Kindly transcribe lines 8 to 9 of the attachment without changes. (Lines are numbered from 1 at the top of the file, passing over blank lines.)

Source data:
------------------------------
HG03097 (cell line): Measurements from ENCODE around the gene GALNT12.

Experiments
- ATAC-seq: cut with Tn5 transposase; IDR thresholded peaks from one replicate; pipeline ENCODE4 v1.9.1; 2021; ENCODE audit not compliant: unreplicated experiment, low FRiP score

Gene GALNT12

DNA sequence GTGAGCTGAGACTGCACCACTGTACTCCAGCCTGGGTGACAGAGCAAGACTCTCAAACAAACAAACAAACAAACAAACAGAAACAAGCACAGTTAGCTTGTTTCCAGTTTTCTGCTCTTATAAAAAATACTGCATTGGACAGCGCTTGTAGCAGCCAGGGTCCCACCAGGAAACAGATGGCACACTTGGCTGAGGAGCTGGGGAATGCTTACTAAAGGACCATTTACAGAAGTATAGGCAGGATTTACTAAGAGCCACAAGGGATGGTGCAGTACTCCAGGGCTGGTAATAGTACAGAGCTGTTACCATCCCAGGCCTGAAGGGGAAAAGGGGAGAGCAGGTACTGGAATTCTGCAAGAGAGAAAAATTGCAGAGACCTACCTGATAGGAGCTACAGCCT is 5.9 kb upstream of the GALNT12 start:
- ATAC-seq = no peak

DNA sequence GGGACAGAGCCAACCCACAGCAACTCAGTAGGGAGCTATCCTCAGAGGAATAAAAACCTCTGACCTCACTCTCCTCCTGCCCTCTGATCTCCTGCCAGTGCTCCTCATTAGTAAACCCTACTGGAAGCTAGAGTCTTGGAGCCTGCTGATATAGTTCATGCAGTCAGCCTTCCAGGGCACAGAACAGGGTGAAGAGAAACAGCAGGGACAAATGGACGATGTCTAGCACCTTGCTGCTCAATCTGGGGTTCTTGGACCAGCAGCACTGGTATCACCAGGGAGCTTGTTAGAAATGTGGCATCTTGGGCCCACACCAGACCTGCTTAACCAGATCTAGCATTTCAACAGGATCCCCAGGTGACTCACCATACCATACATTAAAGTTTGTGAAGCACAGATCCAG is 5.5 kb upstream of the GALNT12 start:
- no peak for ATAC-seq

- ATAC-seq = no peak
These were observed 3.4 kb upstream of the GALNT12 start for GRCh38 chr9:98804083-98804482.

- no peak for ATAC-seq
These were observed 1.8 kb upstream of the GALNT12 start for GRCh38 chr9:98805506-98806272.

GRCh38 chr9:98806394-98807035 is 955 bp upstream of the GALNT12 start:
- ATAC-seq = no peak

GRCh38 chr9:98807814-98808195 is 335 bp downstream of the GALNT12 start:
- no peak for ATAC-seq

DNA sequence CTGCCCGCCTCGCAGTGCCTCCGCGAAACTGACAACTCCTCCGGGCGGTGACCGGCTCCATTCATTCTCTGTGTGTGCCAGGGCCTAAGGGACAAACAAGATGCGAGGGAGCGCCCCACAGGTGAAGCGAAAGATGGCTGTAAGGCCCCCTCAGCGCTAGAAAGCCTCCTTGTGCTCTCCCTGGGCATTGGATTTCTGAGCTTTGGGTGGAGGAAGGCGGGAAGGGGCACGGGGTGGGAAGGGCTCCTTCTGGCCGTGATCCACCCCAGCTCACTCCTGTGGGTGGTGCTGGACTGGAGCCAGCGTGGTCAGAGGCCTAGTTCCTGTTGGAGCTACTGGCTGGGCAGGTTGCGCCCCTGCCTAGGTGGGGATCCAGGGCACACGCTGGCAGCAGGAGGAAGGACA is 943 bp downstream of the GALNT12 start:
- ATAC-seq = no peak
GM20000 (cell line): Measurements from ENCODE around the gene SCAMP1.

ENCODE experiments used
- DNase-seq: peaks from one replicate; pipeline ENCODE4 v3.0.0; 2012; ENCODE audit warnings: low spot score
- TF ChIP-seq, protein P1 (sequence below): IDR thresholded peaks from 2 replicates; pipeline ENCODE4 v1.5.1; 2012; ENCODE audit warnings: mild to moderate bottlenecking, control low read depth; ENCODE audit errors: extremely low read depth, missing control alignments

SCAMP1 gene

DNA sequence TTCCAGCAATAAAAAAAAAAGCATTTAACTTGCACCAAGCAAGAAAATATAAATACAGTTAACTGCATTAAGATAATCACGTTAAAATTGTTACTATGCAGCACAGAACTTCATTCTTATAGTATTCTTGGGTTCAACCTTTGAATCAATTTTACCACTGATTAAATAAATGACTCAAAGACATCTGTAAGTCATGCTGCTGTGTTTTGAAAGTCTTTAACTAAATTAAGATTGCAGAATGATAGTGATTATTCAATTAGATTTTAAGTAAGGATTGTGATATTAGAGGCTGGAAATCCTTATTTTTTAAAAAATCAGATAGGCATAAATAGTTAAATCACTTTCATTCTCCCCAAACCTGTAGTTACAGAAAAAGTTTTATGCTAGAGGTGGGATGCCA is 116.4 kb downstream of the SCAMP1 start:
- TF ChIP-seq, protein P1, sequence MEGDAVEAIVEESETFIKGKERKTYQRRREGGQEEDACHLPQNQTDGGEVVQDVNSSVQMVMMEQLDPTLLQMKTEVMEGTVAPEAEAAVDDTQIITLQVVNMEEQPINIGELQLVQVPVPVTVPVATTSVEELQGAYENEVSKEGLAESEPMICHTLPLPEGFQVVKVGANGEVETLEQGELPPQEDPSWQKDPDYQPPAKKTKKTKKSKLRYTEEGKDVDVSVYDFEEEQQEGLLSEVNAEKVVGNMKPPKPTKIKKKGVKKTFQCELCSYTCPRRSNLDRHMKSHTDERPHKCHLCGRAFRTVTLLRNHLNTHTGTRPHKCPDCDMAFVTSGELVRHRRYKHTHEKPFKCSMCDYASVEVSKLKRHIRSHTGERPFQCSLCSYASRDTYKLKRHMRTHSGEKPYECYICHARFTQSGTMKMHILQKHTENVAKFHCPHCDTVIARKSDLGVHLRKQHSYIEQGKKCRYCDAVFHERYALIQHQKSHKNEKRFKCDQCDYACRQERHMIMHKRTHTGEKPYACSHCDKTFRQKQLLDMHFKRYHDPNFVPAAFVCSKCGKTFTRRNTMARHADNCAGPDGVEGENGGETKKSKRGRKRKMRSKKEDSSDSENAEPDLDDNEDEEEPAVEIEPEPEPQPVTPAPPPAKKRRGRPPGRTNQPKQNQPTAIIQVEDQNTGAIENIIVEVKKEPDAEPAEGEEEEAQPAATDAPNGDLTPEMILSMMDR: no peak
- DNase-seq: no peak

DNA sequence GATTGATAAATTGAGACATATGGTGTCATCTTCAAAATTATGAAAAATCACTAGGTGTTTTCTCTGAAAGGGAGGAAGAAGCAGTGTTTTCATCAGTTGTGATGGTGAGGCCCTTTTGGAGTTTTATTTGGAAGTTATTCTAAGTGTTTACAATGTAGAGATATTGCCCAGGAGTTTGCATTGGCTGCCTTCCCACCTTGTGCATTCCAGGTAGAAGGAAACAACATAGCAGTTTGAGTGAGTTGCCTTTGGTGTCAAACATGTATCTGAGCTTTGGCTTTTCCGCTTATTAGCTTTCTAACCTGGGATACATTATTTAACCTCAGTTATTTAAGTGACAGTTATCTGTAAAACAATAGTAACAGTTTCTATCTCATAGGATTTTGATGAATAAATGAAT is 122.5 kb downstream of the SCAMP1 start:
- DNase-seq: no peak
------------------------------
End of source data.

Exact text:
- no peak for ATAC-seq

- ATAC-seq = no peak